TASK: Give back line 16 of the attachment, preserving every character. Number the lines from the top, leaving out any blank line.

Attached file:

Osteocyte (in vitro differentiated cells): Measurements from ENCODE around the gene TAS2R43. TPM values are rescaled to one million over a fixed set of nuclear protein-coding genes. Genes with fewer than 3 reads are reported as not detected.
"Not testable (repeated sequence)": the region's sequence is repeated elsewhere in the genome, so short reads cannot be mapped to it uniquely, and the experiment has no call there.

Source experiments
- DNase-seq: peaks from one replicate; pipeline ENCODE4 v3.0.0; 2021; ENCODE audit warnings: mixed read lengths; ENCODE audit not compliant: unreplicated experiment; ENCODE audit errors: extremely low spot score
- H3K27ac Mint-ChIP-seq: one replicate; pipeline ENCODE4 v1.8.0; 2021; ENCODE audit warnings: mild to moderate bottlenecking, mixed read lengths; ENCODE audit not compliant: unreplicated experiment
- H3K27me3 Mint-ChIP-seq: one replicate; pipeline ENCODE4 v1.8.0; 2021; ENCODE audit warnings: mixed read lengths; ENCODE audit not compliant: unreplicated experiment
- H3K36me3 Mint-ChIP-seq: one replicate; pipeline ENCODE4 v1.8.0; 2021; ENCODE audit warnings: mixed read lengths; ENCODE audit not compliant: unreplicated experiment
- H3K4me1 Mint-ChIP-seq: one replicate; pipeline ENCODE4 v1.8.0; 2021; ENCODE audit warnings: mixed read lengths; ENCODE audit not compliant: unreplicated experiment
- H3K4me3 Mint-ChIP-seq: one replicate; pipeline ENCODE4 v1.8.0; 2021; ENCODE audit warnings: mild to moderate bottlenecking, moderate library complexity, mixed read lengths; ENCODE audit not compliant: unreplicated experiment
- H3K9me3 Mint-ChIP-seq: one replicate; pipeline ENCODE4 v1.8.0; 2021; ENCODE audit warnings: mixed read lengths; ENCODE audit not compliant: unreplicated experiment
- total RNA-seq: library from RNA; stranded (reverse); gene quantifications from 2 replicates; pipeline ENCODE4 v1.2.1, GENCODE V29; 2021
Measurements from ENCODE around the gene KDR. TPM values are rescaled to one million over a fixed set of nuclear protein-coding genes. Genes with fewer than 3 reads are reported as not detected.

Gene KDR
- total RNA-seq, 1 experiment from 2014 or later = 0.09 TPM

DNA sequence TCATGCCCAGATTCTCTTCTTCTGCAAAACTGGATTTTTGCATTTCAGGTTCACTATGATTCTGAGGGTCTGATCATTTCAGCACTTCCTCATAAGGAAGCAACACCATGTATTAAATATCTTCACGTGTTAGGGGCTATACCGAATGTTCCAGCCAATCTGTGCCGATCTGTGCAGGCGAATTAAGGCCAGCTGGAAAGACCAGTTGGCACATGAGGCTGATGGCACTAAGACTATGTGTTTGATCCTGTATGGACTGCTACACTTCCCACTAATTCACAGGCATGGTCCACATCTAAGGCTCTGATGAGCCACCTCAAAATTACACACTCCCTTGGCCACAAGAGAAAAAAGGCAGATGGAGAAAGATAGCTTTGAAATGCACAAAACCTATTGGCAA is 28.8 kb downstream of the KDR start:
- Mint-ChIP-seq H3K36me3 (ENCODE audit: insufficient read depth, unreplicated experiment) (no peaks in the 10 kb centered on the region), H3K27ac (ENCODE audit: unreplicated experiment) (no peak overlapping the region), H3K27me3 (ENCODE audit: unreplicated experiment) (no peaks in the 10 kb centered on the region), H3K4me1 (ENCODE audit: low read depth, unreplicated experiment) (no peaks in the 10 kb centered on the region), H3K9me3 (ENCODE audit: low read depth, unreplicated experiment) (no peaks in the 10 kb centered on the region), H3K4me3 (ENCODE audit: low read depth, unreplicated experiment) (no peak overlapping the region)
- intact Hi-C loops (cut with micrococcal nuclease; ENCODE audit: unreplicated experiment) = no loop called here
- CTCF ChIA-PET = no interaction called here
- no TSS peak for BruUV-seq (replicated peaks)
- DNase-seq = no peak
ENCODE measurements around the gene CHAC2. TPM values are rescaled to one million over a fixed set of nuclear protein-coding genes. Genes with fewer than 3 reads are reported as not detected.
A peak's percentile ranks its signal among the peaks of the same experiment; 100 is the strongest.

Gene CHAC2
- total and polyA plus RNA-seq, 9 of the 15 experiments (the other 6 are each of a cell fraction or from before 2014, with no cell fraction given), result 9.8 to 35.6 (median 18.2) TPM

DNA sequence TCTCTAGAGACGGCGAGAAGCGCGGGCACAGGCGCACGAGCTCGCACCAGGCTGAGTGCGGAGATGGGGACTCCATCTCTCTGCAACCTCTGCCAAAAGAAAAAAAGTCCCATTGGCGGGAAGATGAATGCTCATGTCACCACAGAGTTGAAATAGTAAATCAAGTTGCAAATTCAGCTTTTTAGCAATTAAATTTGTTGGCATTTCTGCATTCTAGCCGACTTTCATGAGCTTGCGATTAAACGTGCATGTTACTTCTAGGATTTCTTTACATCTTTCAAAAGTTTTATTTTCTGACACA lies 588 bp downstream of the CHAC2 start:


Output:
- Mint-ChIP-seq H3K36me3 (ENCODE audit: insufficient read depth, unreplicated experiment) (no peaks in the 10 kb centered on the region), H3K27ac (ENCODE audit: unreplicated experiment) (no peak overlapping the region), H3K27me3 (ENCODE audit: unreplicated experiment) (no peaks in the 10 kb centered on the region), H3K4me1 (ENCODE audit: low read depth, unreplicated experiment) (no peaks in the 10 kb centered on the region), H3K9me3 (ENCODE audit: low read depth, unreplicated experiment) (no peaks in the 10 kb centered on the region), H3K4me3 (ENCODE audit: low read depth, unreplicated experiment) (no peak overlapping the region)